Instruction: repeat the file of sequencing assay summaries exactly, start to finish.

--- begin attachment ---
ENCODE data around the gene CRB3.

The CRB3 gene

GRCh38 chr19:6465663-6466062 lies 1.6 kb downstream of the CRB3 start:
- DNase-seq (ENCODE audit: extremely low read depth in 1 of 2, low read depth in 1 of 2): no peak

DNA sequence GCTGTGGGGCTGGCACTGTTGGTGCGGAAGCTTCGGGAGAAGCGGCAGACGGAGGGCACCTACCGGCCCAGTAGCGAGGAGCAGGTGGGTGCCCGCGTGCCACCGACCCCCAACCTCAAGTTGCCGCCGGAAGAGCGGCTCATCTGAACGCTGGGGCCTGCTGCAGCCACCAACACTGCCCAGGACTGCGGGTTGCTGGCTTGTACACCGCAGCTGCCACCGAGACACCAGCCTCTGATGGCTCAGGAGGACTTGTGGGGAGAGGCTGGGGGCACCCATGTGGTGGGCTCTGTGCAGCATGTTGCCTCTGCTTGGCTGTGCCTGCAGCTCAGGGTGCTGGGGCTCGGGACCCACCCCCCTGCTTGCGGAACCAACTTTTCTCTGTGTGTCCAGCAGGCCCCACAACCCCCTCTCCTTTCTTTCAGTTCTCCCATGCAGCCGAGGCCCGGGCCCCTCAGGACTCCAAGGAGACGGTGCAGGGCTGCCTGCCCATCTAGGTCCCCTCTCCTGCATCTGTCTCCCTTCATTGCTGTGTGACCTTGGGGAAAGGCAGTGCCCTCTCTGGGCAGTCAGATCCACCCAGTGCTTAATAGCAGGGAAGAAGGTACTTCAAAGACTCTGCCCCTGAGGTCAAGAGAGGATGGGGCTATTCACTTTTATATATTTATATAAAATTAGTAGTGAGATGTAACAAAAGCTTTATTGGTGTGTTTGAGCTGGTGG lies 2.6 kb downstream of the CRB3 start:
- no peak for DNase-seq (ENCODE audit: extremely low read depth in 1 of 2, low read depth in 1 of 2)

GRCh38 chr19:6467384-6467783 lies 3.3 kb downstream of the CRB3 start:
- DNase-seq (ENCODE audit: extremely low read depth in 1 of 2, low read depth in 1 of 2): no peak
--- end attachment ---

ENCODE data around the gene CRB3.

The CRB3 gene

GRCh38 chr19:6465663-6466062 lies 1.6 kb downstream of the CRB3 start:
- DNase-seq (ENCODE audit: extremely low read depth in 1 of 2, low read depth in 1 of 2): no peak

DNA sequence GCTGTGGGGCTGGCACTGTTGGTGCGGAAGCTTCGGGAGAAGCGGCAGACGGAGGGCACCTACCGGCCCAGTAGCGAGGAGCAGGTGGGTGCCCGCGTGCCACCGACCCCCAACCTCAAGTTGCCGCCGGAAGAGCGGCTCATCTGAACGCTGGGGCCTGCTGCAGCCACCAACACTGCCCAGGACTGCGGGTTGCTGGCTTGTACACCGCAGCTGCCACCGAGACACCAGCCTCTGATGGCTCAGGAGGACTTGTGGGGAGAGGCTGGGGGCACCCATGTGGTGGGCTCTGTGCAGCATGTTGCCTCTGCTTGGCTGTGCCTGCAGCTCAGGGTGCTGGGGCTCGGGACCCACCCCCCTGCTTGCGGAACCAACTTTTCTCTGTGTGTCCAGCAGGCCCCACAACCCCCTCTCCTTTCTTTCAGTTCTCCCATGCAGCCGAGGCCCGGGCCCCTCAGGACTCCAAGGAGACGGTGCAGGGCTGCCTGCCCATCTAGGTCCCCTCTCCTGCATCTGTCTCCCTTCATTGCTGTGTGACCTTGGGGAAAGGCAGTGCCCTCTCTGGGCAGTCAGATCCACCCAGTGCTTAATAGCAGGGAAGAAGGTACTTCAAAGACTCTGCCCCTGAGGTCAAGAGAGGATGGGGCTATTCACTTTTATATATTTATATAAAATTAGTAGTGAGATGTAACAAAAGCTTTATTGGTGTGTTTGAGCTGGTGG lies 2.6 kb downstream of the CRB3 start:
- no peak for DNase-seq (ENCODE audit: extremely low read depth in 1 of 2, low read depth in 1 of 2)

GRCh38 chr19:6467384-6467783 lies 3.3 kb downstream of the CRB3 start:
- DNase-seq (ENCODE audit: extremely low read depth in 1 of 2, low read depth in 1 of 2): no peak